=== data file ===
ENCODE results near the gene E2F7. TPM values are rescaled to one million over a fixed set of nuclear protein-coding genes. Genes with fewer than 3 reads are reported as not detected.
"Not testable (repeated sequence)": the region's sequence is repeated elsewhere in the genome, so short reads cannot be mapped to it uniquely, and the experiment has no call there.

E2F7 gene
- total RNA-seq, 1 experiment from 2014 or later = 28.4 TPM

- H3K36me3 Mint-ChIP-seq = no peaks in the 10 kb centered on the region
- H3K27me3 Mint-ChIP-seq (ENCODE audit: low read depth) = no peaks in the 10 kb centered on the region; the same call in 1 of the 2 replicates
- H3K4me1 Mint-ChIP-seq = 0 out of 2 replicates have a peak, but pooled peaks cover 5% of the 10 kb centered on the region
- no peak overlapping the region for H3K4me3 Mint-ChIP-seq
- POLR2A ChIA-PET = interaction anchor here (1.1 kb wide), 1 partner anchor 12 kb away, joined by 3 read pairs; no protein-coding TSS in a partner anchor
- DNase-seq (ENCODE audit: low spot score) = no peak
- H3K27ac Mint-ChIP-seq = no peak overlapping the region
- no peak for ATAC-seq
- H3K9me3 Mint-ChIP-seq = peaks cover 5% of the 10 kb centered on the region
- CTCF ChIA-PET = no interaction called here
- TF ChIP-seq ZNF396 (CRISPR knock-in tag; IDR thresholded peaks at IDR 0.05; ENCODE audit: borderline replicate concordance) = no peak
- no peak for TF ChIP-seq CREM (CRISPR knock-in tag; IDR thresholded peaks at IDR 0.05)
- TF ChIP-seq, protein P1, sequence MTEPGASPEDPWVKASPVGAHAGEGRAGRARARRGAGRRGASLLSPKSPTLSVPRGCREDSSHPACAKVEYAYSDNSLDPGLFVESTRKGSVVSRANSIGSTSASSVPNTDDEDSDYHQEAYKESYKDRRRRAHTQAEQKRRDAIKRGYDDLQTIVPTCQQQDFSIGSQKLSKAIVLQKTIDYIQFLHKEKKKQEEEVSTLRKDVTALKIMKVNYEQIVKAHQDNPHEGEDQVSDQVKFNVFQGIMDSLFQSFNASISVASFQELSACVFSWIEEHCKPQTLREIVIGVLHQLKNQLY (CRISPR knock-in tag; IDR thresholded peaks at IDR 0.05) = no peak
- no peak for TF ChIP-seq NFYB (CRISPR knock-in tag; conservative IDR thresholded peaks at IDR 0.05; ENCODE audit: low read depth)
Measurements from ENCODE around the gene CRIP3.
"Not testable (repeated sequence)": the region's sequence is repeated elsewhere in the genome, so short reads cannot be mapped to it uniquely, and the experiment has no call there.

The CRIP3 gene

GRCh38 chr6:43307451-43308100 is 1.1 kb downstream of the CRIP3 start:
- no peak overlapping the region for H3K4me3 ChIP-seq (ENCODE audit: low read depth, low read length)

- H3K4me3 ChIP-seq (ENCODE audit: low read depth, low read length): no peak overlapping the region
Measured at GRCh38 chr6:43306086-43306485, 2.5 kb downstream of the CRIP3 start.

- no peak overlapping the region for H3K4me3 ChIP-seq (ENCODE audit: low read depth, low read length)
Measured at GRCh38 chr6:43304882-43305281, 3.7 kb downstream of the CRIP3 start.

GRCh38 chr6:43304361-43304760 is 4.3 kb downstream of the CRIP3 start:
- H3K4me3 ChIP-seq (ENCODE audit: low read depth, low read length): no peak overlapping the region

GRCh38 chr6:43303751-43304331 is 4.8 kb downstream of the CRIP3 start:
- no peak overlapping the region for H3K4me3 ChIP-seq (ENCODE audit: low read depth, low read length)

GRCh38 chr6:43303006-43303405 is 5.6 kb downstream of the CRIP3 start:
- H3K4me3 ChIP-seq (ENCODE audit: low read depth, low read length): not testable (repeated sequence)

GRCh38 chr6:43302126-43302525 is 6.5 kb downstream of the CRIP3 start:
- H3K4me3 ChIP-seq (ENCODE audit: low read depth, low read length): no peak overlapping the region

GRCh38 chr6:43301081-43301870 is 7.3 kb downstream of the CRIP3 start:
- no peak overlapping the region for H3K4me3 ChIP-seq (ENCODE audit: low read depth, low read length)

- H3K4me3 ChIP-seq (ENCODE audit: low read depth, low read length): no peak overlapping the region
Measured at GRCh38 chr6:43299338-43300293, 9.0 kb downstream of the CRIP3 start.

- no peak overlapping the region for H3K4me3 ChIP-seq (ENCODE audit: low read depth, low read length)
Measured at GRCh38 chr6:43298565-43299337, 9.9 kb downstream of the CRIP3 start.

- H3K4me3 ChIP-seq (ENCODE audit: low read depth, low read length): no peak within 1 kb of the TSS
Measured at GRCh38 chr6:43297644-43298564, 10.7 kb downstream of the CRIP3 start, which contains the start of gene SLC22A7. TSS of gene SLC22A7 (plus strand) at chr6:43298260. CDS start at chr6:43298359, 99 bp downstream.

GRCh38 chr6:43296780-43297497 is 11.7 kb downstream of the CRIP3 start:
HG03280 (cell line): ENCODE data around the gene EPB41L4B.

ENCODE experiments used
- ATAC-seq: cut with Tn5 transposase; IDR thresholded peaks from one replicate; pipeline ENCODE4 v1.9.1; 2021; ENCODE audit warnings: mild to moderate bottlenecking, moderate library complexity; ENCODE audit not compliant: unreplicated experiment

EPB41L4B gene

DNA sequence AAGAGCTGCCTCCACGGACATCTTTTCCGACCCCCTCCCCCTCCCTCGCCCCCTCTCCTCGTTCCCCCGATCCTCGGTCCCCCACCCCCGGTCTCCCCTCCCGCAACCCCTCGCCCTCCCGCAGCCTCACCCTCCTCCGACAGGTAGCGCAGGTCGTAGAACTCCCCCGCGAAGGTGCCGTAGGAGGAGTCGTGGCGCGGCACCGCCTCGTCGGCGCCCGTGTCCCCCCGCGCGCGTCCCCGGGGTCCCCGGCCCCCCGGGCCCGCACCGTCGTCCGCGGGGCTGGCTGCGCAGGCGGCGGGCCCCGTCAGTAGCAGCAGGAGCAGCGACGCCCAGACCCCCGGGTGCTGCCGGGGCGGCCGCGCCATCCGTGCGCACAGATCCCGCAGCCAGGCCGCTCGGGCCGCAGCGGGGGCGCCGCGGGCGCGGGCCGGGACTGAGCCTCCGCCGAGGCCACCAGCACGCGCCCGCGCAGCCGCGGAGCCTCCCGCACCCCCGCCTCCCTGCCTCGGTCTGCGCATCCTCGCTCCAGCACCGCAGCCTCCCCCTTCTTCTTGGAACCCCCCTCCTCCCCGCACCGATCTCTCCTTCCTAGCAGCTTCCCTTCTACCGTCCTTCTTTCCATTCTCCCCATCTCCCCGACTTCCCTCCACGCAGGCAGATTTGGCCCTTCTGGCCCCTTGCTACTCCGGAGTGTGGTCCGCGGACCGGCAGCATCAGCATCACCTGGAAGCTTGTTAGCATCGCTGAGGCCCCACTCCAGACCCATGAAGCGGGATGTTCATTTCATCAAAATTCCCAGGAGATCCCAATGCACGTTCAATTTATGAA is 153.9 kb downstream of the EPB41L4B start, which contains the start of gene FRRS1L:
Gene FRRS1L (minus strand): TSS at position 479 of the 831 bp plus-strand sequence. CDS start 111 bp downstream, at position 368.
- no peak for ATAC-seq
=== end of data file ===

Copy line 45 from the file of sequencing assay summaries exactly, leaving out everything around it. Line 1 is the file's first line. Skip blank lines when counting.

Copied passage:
HG03280 (cell line): ENCODE data around the gene EPB41L4B.